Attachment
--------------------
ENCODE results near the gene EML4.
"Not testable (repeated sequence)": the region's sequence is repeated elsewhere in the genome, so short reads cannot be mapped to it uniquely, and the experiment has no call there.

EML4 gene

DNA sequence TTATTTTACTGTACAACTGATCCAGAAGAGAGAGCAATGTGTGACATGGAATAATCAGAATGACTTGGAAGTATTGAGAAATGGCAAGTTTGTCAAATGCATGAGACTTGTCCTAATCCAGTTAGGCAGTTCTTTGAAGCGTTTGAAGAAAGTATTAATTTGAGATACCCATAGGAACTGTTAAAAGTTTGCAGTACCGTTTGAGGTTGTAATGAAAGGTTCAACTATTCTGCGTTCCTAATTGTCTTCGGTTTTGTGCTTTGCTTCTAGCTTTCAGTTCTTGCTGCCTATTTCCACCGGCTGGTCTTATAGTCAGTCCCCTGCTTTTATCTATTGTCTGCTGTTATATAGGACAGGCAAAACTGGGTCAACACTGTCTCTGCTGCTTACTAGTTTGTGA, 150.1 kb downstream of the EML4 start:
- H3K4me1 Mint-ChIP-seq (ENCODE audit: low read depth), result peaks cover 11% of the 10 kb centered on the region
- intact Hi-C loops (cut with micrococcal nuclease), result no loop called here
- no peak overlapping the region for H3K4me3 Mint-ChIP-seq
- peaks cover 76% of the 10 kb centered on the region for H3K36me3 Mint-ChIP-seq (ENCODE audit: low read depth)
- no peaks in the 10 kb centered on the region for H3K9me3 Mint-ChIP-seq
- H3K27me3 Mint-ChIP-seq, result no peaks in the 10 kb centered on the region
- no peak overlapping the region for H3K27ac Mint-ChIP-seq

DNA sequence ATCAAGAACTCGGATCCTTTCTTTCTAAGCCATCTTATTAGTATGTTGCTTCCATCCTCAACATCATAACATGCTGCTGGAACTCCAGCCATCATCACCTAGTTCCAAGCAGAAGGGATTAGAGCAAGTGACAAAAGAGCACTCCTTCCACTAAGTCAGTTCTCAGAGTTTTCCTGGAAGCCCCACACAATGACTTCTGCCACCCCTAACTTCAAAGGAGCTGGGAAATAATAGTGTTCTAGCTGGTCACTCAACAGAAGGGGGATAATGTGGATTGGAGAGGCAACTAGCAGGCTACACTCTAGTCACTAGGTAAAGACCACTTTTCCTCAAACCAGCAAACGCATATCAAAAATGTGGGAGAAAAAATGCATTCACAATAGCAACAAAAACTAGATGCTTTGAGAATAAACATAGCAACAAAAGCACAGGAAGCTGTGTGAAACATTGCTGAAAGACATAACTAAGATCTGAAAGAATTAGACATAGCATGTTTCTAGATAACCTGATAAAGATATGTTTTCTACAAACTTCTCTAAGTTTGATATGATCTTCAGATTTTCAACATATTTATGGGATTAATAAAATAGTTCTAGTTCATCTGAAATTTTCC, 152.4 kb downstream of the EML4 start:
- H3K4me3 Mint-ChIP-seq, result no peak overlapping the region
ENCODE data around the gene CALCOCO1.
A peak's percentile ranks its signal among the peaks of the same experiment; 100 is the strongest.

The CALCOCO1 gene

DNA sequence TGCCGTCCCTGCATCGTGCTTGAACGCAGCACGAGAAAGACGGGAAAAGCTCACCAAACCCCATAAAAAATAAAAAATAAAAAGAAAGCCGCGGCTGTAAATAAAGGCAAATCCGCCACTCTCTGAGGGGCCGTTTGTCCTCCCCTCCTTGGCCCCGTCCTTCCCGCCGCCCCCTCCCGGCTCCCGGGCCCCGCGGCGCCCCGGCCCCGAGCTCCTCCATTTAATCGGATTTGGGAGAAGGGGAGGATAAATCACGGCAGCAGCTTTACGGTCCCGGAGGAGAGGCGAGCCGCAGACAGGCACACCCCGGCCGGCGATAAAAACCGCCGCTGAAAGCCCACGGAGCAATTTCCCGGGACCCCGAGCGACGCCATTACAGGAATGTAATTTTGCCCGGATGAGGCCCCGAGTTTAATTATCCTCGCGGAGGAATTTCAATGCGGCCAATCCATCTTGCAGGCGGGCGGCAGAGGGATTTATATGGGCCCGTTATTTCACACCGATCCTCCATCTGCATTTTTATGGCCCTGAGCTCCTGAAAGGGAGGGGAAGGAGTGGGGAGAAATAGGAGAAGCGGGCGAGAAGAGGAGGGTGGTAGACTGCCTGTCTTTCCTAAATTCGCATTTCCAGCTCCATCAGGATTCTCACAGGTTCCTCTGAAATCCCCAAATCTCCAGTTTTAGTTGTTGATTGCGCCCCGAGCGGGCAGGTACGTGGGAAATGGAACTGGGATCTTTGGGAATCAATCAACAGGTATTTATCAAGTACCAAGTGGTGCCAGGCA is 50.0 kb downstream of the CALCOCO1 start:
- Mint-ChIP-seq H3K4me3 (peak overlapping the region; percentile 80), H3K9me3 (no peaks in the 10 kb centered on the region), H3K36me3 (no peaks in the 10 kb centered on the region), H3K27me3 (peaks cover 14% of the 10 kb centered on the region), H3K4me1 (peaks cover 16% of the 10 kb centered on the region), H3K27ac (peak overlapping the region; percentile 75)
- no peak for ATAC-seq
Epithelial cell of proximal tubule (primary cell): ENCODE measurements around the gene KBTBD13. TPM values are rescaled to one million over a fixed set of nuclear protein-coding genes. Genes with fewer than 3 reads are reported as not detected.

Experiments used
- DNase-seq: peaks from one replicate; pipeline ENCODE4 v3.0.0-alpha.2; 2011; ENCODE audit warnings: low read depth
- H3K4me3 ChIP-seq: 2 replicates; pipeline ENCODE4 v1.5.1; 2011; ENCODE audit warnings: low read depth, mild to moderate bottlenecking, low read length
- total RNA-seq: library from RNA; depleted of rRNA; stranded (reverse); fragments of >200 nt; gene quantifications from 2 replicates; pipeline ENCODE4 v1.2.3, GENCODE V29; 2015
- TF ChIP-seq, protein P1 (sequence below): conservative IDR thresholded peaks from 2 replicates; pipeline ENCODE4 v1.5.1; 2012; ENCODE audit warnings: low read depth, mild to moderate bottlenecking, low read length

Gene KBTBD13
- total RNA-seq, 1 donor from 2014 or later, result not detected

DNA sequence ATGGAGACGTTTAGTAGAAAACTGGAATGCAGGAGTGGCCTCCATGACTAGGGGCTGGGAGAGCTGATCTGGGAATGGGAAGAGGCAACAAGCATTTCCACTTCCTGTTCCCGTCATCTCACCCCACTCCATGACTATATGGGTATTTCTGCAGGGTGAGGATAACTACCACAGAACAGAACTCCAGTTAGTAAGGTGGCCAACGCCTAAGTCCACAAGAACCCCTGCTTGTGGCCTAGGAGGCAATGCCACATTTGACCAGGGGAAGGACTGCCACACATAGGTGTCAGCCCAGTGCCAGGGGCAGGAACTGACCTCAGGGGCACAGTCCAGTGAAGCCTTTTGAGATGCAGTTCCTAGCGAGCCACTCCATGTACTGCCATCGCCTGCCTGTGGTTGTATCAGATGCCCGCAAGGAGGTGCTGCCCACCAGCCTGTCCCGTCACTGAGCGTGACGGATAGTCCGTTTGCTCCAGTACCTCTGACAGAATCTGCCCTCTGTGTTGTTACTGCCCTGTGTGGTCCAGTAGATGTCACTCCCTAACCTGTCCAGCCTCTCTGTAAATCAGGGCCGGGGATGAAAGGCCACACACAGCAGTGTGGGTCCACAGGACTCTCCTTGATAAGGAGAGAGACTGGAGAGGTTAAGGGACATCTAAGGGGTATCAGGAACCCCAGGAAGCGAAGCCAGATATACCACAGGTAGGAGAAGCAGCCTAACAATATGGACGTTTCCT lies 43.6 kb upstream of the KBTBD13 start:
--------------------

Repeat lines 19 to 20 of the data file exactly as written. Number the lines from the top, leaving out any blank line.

- no peak for ATAC-seq
Epithelial cell of proximal tubule (primary cell): ENCODE measurements around the gene KBTBD13. TPM values are rescaled to one million over a fixed set of nuclear protein-coding genes. Genes with fewer than 3 reads are reported as not detected.